National Geographic : 1951 Feb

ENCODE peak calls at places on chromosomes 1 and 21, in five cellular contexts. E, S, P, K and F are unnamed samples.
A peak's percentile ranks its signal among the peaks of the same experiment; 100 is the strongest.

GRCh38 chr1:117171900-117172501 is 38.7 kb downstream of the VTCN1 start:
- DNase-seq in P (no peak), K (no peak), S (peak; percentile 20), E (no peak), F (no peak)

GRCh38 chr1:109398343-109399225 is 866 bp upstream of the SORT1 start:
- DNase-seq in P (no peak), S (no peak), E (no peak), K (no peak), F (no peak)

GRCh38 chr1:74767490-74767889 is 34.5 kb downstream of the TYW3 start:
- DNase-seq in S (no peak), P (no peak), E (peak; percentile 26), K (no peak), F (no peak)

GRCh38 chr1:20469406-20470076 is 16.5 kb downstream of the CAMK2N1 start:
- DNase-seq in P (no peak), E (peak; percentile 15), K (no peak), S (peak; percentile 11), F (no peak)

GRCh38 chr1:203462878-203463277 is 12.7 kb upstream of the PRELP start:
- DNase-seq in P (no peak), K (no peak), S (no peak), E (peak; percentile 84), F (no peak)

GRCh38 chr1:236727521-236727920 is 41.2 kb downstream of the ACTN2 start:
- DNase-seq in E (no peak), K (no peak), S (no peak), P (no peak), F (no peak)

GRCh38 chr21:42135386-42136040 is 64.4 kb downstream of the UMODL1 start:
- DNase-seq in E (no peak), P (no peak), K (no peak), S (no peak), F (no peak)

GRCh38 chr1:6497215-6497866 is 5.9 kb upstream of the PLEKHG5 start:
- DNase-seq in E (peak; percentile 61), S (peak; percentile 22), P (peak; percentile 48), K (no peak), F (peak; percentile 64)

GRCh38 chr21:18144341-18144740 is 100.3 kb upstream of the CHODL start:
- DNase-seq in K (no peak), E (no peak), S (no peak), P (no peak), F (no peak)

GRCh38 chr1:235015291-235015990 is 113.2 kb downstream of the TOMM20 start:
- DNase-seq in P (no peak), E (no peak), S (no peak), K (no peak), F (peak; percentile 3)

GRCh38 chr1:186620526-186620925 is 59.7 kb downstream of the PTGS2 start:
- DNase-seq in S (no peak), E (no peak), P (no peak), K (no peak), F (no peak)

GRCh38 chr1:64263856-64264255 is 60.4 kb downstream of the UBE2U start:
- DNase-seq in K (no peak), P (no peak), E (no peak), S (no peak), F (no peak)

American Processional: History on Canvas BY JOHN AND BLANCHE LEEPER ON November 22, 1800, President John Adams welcomed to Washington, D. C., the Houses of Congress assembled for the first time in that "palace in the wilder ness," the new United States Capitol. One hundred and fifty years later the Nation ob served the Capital City's anniversary. The National Capital Sesquicentennial Commission, which planned the celebration, commissioned The Corcoran Gallery of Art, a privately endowed museum in Washington, to borrow and exhibit a series of historical paint ings, drawings, and prints illustrating the country's growth. This collection, entitled "American Proces sional," was designed to encompass the years between 1492 and 1900, and to include political, economic, cultural, and social devel opments. Every picture had to show an im portant and unique phase of the American story. Two Continents Searched for Art We of the Corcoran staff felt we needed two years to prepare an exhibition of such magnitude. Instead, we had six months. Within that interval many problems had to be mastered. The mere transporting and as sembling of 311 pictures seemed the least of many obstacles to be surmounted. Selection of material to be invited was a serious concern. The preliminary search was made by a group of staff researchers who documented each picture considered-thou sands in all. Then staff members, headed by Director Hermann W. Williams, Jr., made exploratory trips. They went to London, Windsor Castle, and Dublin; to The Hague and Amsterdam; to Paris and Versailles. They searched Mont real and Mexico City. They covered every important art center in the United States, and some that were not so well known. They dug up material long neglected, much of it never shown before to the public. It was agreed that pictures had to be first-hand reporting wherever possible. One might think this a self-evident provision, but historical painting as an art form is not in variably a dependable record of actual events. Romantic artists too often used their imagi nations without regard to facts. American Processional was resolved to stress accuracy above artistic quality. If profes sional painters had not portrayed a given incident, then we turned to soldiers, travelers, house painters, and primitive artists. Primitive painters, as historians of their times, made up in vigor and authenticity what they lacked in skill. Many were accurate eyewitnesses to events, seemingly trivial at the time, which recorded America's growth. Today the study and collection of folk paintings is a serious pursuit among art his torians. For three examples: Kemmelmeyer's Washington (page 183) is more exciting pictorially than Trumbull's Cornwallis (page 187), and is probably a more authentic record. It is characteristic of primitive works all over the world that relative importance is in dicated by size. Thus Kemmelmeyer's Wash ington and merry-go-round steed dwarf the other figures. An anonymous artist's "Schoolroom," as humorous as a chapter from Mark Twain, gives insight into the methods of early 19th century education (page 191). Linton Park's "Flax-scutching Bee" shows country people taking advantage of their host's hospitality to begin a hilarious party (page 193). After weeks of preliminary study the re search staff gathered to inspect the photo graphs of some 3,000 entries and choose the first pictures for invitation. To see that each vital historical develop ment was represented, it was necessary to name an alternate to almost every picture invited. The mere existence of a painting did not mean it was available for loan. Many institutions restricted lending; others had already committed their pictures. Occasion ally a desired painting was too fragile or too large for moving. One Picture Too Big for Door When Thomas Eakins's colossal "Agnew Clinic" arrived, it was too large to go through the service doors and into the freight elevators. Traffic within the museum was suspended as the painting was carried through the front entrance. Before it reached its destination, a door and its frame had to be removed (page 174). Galleries had to be redecorated; the plaster in some was scarcely dry when the show opened July 8, 1950. While the exhibition was intended to stress scenes of action, the portraits of a few key figures could not be overlooked; they were invaluable in indicating the temper of their times.